Table of Contents
Parliamentary Privileges & Contempt of House
This issue remains in news like
- 2019 : Breach of privilege motion was moved against Prime Minister and Defence Minister claiming they had misled Parliament on the Rafale fighter jet deal issue
- 2017 : Karnataka assembly Speaker ordered the imprisonment of two journalists for a year based on recommendations of its privilege committees.
- 2003 : TN Speaker directed arrest of 5 journalists for publishing articles that were critical of AIADMK government
Meaning of Parliamentary Privilege
- ‘Privilege’ means a special or exceptional right or immunity enjoyed by a particular class of persons
- Idea behind parliamentary privileges is that members who represent the people
- Should not be obstructed in any way in the discharge of their parliamentary duties
- They are able to express their views freely and fearlessly inside the Houses of Parliament
- Ensure sovereignty of Parliament .
- Right to publish its Reports & Proceedings & also right to prohibit others from publishing same(44 Amendment – Press can publish true report without permission)
- Can hold secret sitting
- Can make rules to regulate its own procedures
- Right to receive immediate information about arrest, detention etc of its member
- Courts are prohibited to inquire into proceedings of House
- It can punish members as well as outsiders for breach of privileges
- Cannot be arrested during the session and 40 days before the beginning and 40 days after the end of the session .
- Freedom of Speech in the Parliament . No member is liable for anything said in Parliament
- Exempted from jury service . Can refuse to give evidence and appear as a witness when Parliament is in session .
Breach of Privileges vs Contempt of the house
- Any act or omission which
- obstructed a House of the Parliament / its Member / its Officer in the performance of their functions or
- which has tendency to produce result against the dignity , authority and honour of the House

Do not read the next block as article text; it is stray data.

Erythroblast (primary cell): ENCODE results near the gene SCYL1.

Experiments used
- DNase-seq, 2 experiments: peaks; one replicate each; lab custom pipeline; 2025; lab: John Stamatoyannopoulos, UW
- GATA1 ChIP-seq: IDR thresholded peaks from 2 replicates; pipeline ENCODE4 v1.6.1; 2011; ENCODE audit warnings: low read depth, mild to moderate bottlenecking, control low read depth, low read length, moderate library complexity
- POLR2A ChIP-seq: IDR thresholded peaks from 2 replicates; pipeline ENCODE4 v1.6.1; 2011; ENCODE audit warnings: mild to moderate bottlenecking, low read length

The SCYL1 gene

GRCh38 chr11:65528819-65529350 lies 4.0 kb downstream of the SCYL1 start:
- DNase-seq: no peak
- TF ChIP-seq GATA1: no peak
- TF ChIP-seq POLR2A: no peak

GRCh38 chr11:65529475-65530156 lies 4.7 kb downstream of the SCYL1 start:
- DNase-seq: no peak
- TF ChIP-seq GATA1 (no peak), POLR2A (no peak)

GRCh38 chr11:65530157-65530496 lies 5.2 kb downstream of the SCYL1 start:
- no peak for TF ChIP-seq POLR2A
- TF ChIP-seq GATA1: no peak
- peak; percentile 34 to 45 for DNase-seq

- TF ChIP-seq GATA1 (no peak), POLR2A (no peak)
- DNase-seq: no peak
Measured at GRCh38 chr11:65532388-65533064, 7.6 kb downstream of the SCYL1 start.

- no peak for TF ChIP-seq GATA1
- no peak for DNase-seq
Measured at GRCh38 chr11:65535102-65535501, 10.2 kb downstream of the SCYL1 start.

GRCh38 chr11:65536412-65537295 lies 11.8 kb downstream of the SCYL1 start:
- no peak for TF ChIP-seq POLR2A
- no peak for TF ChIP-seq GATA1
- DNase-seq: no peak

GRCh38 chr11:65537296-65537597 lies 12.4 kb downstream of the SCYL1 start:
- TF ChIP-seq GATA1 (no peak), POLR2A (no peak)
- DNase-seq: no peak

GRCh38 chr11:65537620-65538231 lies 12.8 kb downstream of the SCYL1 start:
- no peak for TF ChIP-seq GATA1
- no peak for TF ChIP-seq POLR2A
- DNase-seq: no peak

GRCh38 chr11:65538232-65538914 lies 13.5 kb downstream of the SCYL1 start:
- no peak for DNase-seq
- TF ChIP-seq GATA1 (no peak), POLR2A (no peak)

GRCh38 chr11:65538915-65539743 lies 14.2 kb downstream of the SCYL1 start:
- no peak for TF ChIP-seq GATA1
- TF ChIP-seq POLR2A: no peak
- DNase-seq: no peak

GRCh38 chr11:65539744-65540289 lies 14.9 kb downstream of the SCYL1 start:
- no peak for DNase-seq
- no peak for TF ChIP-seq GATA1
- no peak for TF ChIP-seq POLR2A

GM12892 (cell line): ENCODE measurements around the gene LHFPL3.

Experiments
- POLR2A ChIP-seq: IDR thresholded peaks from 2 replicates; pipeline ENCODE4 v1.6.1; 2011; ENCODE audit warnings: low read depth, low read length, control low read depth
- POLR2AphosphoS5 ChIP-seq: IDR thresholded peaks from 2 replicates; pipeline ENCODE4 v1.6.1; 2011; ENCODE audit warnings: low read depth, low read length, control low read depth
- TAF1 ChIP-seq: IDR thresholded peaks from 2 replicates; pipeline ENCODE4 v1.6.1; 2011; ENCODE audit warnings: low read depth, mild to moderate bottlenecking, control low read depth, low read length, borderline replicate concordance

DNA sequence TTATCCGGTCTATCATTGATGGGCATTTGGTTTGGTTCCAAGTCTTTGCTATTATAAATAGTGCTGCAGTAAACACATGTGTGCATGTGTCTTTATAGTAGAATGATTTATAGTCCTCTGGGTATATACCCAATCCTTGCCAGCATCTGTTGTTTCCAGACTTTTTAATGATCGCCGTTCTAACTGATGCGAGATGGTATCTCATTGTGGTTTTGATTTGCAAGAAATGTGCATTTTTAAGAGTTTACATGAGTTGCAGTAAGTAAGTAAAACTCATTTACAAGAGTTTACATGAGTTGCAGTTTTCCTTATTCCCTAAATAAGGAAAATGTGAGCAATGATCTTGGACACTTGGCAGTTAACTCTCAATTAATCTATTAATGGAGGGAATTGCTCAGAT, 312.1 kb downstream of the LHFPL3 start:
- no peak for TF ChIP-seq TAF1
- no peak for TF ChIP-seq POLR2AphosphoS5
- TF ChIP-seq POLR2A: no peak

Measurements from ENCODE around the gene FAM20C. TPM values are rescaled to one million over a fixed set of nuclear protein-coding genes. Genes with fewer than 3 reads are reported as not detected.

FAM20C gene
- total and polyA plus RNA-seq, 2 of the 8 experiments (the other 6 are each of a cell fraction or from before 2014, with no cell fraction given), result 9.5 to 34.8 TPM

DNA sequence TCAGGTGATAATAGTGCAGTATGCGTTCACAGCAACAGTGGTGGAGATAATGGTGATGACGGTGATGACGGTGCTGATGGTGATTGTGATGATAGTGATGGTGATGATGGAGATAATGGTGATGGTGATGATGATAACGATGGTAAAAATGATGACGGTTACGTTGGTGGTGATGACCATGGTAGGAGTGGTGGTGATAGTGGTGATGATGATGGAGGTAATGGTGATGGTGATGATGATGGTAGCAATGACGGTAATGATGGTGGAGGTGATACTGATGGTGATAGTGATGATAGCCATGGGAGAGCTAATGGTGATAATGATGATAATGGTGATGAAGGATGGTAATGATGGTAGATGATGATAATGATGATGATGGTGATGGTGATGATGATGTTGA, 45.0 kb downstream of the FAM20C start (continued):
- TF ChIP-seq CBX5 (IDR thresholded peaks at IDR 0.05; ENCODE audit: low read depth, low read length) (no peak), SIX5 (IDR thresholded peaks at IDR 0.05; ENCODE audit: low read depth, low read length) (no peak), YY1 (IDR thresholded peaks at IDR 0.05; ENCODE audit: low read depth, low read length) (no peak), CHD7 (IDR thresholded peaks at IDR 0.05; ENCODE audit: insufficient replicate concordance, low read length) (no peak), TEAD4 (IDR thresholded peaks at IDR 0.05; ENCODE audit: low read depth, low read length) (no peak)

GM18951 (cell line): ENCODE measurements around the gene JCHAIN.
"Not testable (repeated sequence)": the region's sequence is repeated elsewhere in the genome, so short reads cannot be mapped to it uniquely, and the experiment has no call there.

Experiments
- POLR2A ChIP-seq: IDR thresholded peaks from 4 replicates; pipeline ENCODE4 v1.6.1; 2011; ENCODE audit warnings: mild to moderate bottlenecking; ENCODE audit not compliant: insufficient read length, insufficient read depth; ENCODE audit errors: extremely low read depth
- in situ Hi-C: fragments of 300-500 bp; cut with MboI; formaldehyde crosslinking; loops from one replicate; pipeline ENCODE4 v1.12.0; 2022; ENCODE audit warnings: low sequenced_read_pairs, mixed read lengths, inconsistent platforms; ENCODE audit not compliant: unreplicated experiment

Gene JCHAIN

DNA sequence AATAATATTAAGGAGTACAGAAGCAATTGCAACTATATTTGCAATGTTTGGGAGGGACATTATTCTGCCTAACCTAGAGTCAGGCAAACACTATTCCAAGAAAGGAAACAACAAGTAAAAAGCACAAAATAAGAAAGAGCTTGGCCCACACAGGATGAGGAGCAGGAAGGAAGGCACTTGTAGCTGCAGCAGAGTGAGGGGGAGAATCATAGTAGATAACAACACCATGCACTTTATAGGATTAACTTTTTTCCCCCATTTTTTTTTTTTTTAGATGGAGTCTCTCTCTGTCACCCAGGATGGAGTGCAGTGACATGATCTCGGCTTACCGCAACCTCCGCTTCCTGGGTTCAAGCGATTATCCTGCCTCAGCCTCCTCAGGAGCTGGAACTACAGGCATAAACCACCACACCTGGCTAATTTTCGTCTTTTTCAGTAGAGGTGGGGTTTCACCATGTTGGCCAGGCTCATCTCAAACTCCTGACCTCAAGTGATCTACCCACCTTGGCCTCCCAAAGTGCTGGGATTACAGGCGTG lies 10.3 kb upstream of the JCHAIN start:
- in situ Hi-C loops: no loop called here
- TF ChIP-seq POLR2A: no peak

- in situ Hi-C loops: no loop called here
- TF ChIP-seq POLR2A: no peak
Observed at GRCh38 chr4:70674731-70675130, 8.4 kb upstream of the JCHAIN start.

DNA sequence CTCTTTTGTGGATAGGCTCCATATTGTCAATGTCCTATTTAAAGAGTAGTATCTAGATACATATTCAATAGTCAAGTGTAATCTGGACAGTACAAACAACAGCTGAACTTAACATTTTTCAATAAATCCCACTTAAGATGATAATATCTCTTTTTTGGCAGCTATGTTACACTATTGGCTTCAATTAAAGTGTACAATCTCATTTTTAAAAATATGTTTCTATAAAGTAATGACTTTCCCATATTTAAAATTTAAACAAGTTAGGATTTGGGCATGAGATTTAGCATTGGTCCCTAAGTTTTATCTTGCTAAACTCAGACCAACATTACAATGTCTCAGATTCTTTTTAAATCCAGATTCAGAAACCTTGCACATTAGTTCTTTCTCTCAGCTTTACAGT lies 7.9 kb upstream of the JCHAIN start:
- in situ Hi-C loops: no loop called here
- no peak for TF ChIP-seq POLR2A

- is treated as Contempt of the House
- Breach of
Privilege and Contempt of the House are used interchangeably but may have
- Contempt of the House has wider implications – It may be a Contempt of the House without specifically committing a Breach of Privilege
- Example : Disobedience to a legitimate order of House is not a breach of the Privilege but can be a Contempt of the House
- Keshav Singh Case , 1965 : Related to committal to prison of Keshav Singh by the UP Vidhan Sabha for committing a breach of privilege and contempt of the House . It was held that Judiciary cant interfere in this.
- Searchlight case, 1959 : Supreme Court held that the provisions of Article 194 indicate that Freedom of Speech referred in it is different from the Freedom of Speech and Expression under Article 19(1)(a) and cannot be cut down in any way by law contemplated by clause(2) of Article 19.
Need of Codified Act regarding Privileges
There is need for a law for codifying the privileges, define the limits of penal action for breach of privilege and procedures to be followed.
- Article 105 (Article 194 for LA) : Privileges and immunities of each House of Parliament shall be such as may be defined by Parliament by law, and, until so defined shall be those which are enjoyed by House of Commons of Britain .
- Hence, until now since separate Law is not there, Parliament enjoys same privileges as that of House of Commons .
- Note : expression ‘until so defined’ does not mean an absolute power to not define privileges at all.
- Indian Parliament is not Supreme while
British Parliament is. Hence, giving same power to
Parliament as that of House of Commons is wrong because
- Fundamental Rights of Citizens can be curtailed
- other limitations on Parliament cant be applied
- Historical reasons : Parliamentary privileges were wrested by Parliament from King in England. In India, Privileges were granted by People so that their representatives can work without any fear
National Commission to Review the Working of Constitution (NCRWC) , 2nd Administrative Reforms Commission (ARC)& All India Whips has also recommended that the privileges of legislatures should be defined by law.
Australia passed Parliamentary Privileges Act in 1987, clearly defining privileges, the conditions of their breach and consequent penalties.